Project 11: Enhancing Earthquake Monitoring and Assessing Seismic Hazard for the Paducah Gaseous Diffusion Plant,
Dr. Zhenming Wang, Seismologist and Section Head (Geological Hazards), Kentucky Geological Survey, University of Kentucky
Dr. Edward W. Woolery, Assistant Professor, Department of Geological Sciences, University of Kentucky
In the central United States, the best information for determining seismogenic faults (faults that are capable of generating earthquakes) is seismicity (earthquake activity). Until recently, the lack of seismic stations in the area has precluded any definitive determination of the active faults in the area. Earthquakes occur periodically in area surrounding PGDP, for example, the August 26, 2003 west Paducah earthquake (mb 3.2). In order to better monitor and locate earthquakes, a temporary seismic network has been deployed in the area, with support from the Commonwealth of Kentucky. The seismic stations are still not dense enough for assessing accurate location of earthquakes in the area surrounding PGDP. Additional seismic stations are needed.
Federal government agencies, including the U.S. Nuclear Regulatory Commission, use the seismic hazard maps developed by the U.S. Geological Survey for seismic safety regulations. These maps are based on a 2 percent probability that a ground motion will be exceeded in 50 years (2,500-year return period). The maps predict very high ground motion for area surrounding PGDP. These high seismic hazard estimates for the area have a significant impact on seismic regulations and engineering designs for facilities at PGDP. The seismic hazard at PGDP has also been estimated by many other public and private organizations. The results are significantly different among these estimates.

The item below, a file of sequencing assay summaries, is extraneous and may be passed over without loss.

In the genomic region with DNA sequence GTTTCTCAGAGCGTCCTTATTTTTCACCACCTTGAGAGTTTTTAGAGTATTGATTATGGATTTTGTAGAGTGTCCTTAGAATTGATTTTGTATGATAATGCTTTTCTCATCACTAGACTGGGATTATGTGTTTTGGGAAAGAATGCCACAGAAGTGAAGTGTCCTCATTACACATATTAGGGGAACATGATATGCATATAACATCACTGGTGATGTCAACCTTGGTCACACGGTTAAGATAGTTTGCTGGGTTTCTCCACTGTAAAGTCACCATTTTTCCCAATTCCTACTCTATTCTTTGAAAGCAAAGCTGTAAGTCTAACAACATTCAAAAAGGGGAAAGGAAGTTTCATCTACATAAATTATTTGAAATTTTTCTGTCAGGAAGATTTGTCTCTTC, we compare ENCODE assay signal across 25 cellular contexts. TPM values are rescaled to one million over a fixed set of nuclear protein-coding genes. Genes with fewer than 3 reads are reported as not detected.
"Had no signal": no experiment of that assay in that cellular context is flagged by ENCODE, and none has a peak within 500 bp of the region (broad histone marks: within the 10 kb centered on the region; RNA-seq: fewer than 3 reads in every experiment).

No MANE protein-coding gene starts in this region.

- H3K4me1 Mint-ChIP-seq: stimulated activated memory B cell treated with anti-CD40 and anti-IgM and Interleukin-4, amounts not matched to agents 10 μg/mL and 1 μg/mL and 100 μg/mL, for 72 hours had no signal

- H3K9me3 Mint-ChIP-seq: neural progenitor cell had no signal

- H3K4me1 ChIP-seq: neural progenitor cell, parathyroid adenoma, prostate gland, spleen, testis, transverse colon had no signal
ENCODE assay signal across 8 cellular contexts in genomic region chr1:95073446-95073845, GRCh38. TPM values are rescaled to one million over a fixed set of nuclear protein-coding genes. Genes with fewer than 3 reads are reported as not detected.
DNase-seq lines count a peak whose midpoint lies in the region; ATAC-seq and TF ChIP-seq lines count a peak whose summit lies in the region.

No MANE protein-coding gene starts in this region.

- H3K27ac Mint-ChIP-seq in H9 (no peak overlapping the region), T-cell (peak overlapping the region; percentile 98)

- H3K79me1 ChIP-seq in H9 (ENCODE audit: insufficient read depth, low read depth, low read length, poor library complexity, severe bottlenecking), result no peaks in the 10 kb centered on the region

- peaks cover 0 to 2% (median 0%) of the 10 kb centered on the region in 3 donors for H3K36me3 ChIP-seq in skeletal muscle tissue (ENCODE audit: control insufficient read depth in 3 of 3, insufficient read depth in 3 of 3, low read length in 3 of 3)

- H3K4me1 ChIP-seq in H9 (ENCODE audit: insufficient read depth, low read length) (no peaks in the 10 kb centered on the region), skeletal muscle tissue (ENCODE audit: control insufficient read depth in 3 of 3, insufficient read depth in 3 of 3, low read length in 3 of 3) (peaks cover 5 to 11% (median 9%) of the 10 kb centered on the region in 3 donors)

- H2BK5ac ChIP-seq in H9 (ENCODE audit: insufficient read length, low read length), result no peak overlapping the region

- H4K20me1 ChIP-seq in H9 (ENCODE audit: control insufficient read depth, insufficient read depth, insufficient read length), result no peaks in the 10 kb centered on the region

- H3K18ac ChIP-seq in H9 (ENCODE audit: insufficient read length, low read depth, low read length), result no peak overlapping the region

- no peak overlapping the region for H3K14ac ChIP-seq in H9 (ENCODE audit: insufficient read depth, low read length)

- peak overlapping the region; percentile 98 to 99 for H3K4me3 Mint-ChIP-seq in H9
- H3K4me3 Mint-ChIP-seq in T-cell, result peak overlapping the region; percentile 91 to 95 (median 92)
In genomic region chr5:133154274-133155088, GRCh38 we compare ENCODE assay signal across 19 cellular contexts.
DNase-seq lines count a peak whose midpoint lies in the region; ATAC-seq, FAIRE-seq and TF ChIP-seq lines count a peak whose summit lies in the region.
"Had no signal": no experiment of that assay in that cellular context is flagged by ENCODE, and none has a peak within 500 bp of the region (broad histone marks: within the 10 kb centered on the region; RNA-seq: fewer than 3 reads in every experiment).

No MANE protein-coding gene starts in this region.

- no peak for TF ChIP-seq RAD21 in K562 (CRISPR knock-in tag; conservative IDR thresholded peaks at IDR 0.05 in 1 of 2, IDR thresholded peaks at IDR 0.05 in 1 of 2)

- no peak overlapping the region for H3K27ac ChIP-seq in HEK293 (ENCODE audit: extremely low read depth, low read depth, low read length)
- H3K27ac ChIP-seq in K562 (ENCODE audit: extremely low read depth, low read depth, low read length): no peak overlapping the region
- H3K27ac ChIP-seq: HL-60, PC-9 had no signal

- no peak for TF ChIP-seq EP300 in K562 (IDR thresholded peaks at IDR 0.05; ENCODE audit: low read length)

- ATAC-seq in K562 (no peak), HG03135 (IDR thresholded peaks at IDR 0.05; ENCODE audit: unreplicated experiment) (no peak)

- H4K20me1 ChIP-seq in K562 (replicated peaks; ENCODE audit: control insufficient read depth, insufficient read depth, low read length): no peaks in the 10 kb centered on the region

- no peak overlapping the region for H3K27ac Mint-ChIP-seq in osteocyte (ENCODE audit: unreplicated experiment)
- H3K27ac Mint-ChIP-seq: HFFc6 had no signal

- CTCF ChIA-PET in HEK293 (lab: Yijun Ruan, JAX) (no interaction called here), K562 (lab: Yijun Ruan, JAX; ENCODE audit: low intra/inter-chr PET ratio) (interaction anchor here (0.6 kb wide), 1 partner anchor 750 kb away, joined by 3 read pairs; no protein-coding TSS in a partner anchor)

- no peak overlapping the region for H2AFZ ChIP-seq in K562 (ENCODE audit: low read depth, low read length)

1. Micro-seismicity observation in Paducah area: We propose to complete two seismic stations, one at PGDP and the other in Paducah, and to install three new seismic stations in the area. These stations, combined with the eight existing seismic stations, will enhance our capability to monitor micro-seismicity in the area.
2. Thorough literature review: There are many new developments and data
in seismic hazard assessment methodology, geology, and seismology locally, regionally, and nationally. The focus will be on the new geological and geophysical investigations in the area. The literature review will ensure the use of the best data and methodology.
3. Seismic source Characterization: Based on the information derived from Task 1
and 2, the seismic sources in and around PGDP and their characteristics will be defined.
4. Probabilistic seismic hazard analysis (PSHA): PSHA will be performed based on
the seismic source data from Task 3.
5. Deterministic seismic hazard analysis (DSHA): DSHA will be performed based
on the seismic source data from Task 3.
6. Develop Preliminary report.
7. Panel review. A 5-member review panel consisting of national and international
experts will be formed to review the preliminary report.
8. Develop Final report.
Jim Kipp, Associate Director of the Kentucky Research Consortium for Energy and Environment
Dr. Zhenming Wang, Seismologist and Section Head (Geological Hazards), Kentucky Geological Survey
Dr. Edward W. Woolery, Assistant Professor, Department of Geological Sciences
Dr. Baoping Shi, Seismologist, Kentucky Geological Survey
One post-doc (to be named)
Steven Hampson, Assistant Director, Kentucky Research Consortium for Energy and Environment, University of Kentucky
KRCEE is a collaborative effort of Kentucky universities and is administered by the University of Kentucky.